A: I got unlucky with housing. We are placed randomly freshman year, and I live in one of two dorms that (are) not in the main quad. All of my closest friends live in the main quad, so it’s kind of a hassle walking back and forth, especially when it’s freezing.
I also live in the dorm with the smallest rooms. There’s like one arm’s length between my roommate’s bed and mine.
Q: How is your roommate?
A: She’s great. She probably hates me because I go to bed way later than her, but she hasn’t complained.
Q: What’s the weather like?
A: It’s been snowy and cold, especially at night, but there are also random warm days. Like today (Feb. 2) it is 55 degrees, and tomorrow, classes may be canceled because we’re supposed to get up to a foot of snow!
Q: What don’t you like about Vassar?
A: The food. It’s pretty bad. But we’re getting a new food provider next year, and we’re all very excited about that.
Q: What makes your school unique?
A: I find this school to be extremely accepting of all people from every background – more than any other school I’ve been to.
Q: Have you made any freshman mistakes?
A: Oh, my god. Too many to count. Everyone’s personal favorite happened in my first month at Vassar. Someone on my team told the freshmen her “Deece hack” (the Deece is our dining hall). She said to fill a gallon-sized bag with cereal and take it back to your dorm, so you can eat breakfast in your room in the morning and get more sleep. Brilliant!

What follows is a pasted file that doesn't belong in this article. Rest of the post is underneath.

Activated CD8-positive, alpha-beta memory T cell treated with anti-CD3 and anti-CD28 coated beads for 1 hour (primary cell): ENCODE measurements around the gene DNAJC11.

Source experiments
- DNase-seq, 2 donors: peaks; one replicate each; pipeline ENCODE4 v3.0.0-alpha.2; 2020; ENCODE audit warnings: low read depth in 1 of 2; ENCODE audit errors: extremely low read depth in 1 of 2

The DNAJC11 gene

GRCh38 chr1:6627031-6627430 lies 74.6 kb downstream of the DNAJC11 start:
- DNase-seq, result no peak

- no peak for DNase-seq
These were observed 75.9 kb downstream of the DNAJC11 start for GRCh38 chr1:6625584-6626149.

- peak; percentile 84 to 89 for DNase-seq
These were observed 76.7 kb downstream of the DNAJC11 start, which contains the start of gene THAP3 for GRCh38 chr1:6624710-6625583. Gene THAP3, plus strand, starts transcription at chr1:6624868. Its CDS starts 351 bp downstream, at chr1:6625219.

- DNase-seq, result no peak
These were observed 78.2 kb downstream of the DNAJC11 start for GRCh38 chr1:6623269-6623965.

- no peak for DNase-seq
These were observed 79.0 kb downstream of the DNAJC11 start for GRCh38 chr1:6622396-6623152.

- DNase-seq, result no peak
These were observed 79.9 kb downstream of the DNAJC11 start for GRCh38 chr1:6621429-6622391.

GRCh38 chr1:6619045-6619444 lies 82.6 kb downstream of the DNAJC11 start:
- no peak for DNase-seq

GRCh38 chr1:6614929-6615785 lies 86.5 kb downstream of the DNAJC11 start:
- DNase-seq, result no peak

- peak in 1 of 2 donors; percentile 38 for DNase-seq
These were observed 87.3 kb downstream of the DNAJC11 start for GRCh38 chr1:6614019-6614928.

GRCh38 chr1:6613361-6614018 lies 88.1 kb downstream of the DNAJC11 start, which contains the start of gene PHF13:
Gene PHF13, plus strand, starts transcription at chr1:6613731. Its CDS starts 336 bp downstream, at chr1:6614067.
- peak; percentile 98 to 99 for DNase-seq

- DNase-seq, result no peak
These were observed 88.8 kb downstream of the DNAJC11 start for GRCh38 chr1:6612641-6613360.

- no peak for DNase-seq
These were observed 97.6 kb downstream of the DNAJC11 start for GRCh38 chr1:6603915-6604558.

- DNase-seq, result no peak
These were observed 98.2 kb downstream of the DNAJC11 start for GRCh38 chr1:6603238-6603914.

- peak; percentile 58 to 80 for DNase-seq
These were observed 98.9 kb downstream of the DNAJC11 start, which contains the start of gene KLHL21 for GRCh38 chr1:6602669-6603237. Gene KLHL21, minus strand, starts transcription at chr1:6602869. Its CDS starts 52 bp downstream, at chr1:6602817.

I walked straight to the cereal station, plastic bag in hand, and filled it to the brim. I didn’t really think about the fact that it is totally not allowed to steal food from the cafeteria, and a worker confiscated my huge bag of cereal in front of 100 people.
Later, my friend clarified that she fills up bowls and takes them back to her table until she fills the bag. Moral of the story: don’t steal.
Q: What is your advice for the class of 2017?
A: This is going to sound really dumb, but you don’t realize how reliant you are on others until you are completely self-sufficient. So, if you’re not already, start preparing for your independence.
If you don’t use a planner or calendar, start using one. The Reminders App saves my life on a daily basis. If you don’t schedule your own appointments, meetings, etc., start doing it.
I thought my structured(ish) and efficient life in high school was all my doing. It was not. Shout-out to my mom and dad.
—By David Situ